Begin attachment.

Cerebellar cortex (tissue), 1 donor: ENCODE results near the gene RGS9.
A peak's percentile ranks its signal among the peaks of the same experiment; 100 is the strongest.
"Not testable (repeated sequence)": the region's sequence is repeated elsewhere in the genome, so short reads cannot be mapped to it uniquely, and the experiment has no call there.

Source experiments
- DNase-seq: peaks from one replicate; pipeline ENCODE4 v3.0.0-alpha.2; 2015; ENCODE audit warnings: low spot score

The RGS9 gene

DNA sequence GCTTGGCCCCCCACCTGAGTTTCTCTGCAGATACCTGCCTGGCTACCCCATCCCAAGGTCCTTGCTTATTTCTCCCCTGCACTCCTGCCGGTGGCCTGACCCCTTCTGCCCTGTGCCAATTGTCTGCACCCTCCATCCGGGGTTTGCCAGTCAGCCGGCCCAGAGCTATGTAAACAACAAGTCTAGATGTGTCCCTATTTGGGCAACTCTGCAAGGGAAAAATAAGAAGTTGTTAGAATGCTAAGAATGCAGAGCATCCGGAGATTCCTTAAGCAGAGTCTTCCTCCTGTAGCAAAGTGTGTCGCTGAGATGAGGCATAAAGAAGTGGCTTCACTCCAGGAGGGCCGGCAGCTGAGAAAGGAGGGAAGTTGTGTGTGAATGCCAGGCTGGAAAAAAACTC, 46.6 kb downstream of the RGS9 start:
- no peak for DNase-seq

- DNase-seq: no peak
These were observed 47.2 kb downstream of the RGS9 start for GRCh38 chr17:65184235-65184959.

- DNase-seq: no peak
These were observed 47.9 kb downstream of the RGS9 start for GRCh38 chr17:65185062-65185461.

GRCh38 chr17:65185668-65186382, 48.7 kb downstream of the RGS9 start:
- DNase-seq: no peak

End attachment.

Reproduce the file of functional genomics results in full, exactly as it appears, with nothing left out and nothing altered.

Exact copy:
Cerebellar cortex (tissue), 1 donor: ENCODE results near the gene RGS9.
A peak's percentile ranks its signal among the peaks of the same experiment; 100 is the strongest.
"Not testable (repeated sequence)": the region's sequence is repeated elsewhere in the genome, so short reads cannot be mapped to it uniquely, and the experiment has no call there.

Source experiments
- DNase-seq: peaks from one replicate; pipeline ENCODE4 v3.0.0-alpha.2; 2015; ENCODE audit warnings: low spot score

The RGS9 gene

DNA sequence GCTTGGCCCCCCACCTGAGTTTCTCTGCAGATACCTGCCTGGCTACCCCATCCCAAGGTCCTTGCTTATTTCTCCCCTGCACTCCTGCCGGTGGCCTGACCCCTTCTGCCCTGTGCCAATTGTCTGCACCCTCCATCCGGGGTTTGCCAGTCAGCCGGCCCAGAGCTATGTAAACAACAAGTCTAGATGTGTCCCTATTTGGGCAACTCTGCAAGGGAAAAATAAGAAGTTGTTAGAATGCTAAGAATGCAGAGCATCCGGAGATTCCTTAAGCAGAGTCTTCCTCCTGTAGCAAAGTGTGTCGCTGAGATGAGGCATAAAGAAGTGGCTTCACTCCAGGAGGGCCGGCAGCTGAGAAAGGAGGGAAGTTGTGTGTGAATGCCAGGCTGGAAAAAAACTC, 46.6 kb downstream of the RGS9 start:
- no peak for DNase-seq

- DNase-seq: no peak
These were observed 47.2 kb downstream of the RGS9 start for GRCh38 chr17:65184235-65184959.

- DNase-seq: no peak
These were observed 47.9 kb downstream of the RGS9 start for GRCh38 chr17:65185062-65185461.

GRCh38 chr17:65185668-65186382, 48.7 kb downstream of the RGS9 start:
- DNase-seq: no peak